This is a circuit that Gord Baverstock uses on his Owen Sound HO-scale DC layout. Bill Payne of our Nottawasaga Model Railroad Club helped me test the circuit on my workbench to make sure I had done the drawing correctly.
This is designed for a DC layout, not DCC.
Try the circuit on your workbench with any DC Powerpack, a DC-powered locomotive, a length of rail, and some alligator clips. If you don't have any 1.5 volt bulbs, hook up a multimeter instead of the bulb and read the voltage as you apply power. When power is applied the needle will move to 1.2 volts approximately. This is also a good way to test the circuit without blowing the bulbs if you hook it up wrong.
I should have done that first!
Basically, the bulb is in series from the DC Powerpack to one rail through the bridge rectifier. The wire to the other rail isn't involved. It doesn't matter which rail you choose as long as you are consistent block to block. I've shown the circuit for one block. You would repeat the setup for adjacent blocks. When a locomotive is in the block and drawing power the bulb will light. The bulb will turn off when the locomotive leaves the block. You can duplicate this by lifting the locomotive off the test track.
This only works with 1.5 volt microbulbs. The resistance of the bulbs could be important. One of the bulbs I tried was brighter than another one. Gord had given me a couple of bridge rectifiers to play with. He buys them from an electrical surplus store. You could also try one from RadioShack or an electronics store. I don't think the specs are critical.
If you are unfamiliar with bridge rectifiers, the little wavy lines denote alternating current (AC) and the + and - are marked. Note that you install a jumper between the + and - terminals on the bridge rectifier. Gord also installs 1.5 volt bulbs in his control panel. If you want to do this you would power them in parallel with the bulb, not in series.
If you like this simple circuit you only need to build the signals.
You could adapt the kits from Oregon Rail Supply to take microbulbs instead of LEDs or use their dwarf assemblies. Model Railroader magazines ran an article in March, 2007 titled "Build your own signals" by Peter Pemberton. It was available for free download and may still be available from www.trains.com/mrr. The article explains how to make signals using the Oregon Rail Supply signal heads as a starting point.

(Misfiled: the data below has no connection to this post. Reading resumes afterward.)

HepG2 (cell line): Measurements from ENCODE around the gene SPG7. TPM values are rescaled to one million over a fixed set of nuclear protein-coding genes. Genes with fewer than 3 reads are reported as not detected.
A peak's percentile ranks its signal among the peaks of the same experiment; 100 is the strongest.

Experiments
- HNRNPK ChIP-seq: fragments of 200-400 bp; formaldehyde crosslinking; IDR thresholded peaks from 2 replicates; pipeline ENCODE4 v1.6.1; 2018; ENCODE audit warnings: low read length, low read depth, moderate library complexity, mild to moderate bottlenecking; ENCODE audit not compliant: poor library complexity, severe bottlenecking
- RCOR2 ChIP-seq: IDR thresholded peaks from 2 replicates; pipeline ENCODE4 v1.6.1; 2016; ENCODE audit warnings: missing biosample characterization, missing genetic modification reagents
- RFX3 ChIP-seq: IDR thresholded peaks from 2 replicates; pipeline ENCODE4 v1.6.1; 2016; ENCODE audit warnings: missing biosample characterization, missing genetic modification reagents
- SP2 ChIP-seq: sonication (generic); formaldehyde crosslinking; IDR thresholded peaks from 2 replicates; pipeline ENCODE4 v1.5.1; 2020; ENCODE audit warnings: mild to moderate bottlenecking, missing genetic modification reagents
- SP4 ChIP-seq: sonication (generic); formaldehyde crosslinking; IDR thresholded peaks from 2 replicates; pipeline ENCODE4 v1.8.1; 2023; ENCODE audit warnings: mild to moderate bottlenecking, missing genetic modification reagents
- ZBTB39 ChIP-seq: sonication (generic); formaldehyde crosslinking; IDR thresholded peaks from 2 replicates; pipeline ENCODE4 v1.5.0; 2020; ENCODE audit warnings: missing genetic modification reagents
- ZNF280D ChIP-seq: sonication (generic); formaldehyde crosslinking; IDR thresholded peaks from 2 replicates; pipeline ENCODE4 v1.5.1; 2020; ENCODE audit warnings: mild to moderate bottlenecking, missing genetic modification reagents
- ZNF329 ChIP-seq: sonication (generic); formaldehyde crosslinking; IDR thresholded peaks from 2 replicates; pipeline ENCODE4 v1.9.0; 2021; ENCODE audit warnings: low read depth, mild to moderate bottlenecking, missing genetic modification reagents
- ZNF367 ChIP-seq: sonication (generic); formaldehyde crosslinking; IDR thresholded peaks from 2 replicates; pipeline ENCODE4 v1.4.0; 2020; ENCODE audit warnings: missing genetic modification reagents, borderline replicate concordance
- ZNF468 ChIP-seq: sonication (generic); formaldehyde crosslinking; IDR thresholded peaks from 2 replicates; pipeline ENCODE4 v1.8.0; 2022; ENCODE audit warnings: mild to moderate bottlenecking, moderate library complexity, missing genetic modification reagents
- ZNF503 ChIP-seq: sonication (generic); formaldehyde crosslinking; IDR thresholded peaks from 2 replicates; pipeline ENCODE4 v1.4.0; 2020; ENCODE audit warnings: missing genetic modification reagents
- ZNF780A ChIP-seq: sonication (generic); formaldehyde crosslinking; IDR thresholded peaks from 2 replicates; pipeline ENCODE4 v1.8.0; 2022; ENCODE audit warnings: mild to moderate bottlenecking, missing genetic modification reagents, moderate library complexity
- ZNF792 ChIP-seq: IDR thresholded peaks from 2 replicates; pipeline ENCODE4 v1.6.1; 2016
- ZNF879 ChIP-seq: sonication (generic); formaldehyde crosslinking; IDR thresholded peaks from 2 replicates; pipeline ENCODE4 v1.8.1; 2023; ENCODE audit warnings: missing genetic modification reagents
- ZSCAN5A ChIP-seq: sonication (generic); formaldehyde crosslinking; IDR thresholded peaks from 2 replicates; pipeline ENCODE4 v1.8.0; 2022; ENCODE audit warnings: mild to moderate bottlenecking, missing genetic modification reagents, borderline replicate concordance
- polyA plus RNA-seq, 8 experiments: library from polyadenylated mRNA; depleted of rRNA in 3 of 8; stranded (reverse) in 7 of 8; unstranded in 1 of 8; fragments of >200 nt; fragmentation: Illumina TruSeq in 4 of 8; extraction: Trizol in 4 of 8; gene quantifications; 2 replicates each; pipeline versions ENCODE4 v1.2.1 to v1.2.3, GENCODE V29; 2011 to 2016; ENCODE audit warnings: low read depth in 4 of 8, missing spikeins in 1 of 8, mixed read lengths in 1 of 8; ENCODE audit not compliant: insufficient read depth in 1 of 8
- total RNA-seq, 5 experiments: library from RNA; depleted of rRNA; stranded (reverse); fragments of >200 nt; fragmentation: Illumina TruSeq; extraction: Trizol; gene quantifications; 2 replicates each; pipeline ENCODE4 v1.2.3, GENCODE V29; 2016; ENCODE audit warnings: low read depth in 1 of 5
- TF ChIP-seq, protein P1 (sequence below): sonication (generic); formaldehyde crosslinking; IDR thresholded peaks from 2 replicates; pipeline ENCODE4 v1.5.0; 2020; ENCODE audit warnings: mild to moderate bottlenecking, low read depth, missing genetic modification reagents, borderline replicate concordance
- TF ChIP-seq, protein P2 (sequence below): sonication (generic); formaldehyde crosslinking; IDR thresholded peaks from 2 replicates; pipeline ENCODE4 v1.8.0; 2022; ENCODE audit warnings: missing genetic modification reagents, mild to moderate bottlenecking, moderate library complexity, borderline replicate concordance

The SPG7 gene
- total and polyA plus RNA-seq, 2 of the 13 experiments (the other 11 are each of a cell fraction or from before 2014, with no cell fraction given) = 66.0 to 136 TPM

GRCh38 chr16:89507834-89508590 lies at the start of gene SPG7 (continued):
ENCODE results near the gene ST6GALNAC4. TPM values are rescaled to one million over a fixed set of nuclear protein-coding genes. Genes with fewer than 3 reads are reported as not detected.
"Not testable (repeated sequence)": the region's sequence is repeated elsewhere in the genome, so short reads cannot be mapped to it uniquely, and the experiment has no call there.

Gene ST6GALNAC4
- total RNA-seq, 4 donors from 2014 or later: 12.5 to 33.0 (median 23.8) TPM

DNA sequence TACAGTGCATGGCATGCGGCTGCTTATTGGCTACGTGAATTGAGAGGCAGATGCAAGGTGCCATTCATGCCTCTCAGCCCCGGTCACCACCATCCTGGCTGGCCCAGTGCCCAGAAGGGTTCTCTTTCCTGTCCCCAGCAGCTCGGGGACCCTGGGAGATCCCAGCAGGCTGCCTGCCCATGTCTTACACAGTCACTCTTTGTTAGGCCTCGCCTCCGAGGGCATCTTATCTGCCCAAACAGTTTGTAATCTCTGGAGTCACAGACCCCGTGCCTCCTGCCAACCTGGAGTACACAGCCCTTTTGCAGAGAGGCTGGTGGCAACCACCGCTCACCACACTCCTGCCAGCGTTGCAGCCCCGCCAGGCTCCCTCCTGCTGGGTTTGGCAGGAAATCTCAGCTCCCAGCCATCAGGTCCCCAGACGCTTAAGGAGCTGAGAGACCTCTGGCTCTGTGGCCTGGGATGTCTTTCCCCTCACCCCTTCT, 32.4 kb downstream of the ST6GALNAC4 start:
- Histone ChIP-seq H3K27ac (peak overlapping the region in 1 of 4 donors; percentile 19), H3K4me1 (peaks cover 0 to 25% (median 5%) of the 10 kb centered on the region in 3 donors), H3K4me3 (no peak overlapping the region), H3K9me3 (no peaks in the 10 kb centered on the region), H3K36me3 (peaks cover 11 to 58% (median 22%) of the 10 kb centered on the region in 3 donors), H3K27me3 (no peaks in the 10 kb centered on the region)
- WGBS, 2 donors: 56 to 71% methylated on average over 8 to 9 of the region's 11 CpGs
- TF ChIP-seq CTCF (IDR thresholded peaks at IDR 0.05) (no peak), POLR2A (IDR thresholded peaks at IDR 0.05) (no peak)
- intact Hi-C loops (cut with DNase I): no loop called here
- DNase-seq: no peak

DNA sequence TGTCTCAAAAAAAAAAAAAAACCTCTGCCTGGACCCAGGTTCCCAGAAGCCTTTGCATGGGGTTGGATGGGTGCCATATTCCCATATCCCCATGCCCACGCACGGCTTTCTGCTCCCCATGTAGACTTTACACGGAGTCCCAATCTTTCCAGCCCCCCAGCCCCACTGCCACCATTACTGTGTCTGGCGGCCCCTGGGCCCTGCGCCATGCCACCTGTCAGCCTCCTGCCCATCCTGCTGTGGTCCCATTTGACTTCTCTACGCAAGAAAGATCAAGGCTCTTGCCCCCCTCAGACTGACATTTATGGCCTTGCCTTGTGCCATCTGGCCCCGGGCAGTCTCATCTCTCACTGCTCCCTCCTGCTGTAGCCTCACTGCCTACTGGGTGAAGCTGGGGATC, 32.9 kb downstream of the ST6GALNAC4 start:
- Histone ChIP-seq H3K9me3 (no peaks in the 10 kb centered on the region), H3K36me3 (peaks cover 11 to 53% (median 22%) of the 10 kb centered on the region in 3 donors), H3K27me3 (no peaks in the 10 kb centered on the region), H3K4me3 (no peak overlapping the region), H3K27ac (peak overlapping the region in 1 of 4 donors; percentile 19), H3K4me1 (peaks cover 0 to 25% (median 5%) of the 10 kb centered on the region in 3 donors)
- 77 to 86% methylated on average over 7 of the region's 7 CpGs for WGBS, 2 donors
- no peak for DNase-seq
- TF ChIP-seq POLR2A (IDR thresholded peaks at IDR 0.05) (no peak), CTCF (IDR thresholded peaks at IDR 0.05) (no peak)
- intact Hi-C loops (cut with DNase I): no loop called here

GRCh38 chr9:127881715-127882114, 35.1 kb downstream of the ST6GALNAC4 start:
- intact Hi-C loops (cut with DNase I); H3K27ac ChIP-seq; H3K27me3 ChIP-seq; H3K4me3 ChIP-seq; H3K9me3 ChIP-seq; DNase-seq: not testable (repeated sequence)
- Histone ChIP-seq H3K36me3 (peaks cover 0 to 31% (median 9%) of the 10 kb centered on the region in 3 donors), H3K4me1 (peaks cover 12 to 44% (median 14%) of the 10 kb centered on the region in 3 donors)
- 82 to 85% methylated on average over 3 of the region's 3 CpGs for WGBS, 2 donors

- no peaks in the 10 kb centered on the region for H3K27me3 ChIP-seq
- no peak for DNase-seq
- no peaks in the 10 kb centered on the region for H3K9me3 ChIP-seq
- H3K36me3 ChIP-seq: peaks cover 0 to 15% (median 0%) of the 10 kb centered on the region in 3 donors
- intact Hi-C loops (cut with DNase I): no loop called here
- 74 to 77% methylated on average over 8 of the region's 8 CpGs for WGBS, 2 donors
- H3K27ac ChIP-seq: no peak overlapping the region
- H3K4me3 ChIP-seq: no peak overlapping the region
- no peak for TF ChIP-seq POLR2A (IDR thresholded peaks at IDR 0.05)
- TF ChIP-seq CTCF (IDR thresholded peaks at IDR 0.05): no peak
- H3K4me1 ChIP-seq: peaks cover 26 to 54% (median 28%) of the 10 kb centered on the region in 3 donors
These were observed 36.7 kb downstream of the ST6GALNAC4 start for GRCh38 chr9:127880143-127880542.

Here is a variation on the same model railroad wiring circuit that comes from an old issue of the NMRA Bulletin and originally appeared in the Sunshine Division'sJ ournal Box newsletter. The bridge rectifier is made from four diodes and is connected on one side to the Powerpack and on the other side to one of the rails. In this case full DC track power can be delivered to the bridge. The bulbs the author used were either No. 48 or 49, one being a screw base and the other a bayonet base. They were installed in the control panel.
The author noted that he installed a 200 ohm 1 watt resistor across the open terminals of his rheostats to provide energy to the bulbs in order to indicate train occupancy when the power is off. This did not supply enough power to make engines with can motors start but did light the bulbs.
I tried this circuit at my workbench using a Tech II 1500 DC Powerpack and four diodes wired according to the diagram below.
I hooked up a multimeter on the 10 Volt DC scale to see what voltage I would get and then connected a 1.5 volt grain of wheat bulb when I knew the voltage was in the correct range. The bulb glowed as I turned on the power and the motor in a DC-powered locomotive began to turn. I didn't try the 200 ohm 2-watt resistor idea so I pass this information on with the caveat that I haven't tried that so you're on your own.
I would try it on the workbench with a test track first.
I decided to go an extra step to see what would happen on DCC. I set up a separate test track that was isolated from the rest of the layout. Then I clipped on the leads from the bridge rectifier that I had hooked up using an ACE circuit evaluator. (This is simply a pegboard where you can plug wire leads into a bunch of holes to make a circuit without having to solder anything).
Then I put a DCC decoder-equipped locomotive on the test track. The 1.5 volt bulb glows faintly as soon as I attached the leads to the test track. As I advanced the throttle to the top speed step the bulb glowed much brighter. If you can tolerate the bulb glowing faintly at all times you can get away with using this circuit on DCC. It is an inexpensive solution because diodes are cheap.
There are better solutions from companies like LogicRail and Dallee Electronics for DCC but they cost more.
Incidentally, I drew these diagrams with CADRail software. The program is not limited to drawing trackplans. It contains a folder with electrical symbols. CADRail works with layers so that you can use different colors for various purposes such as room dimensions, benchwork, track, wiring, scenery or whatever you want.
Here's an idea for route indication on power routing turnouts on DCC layouts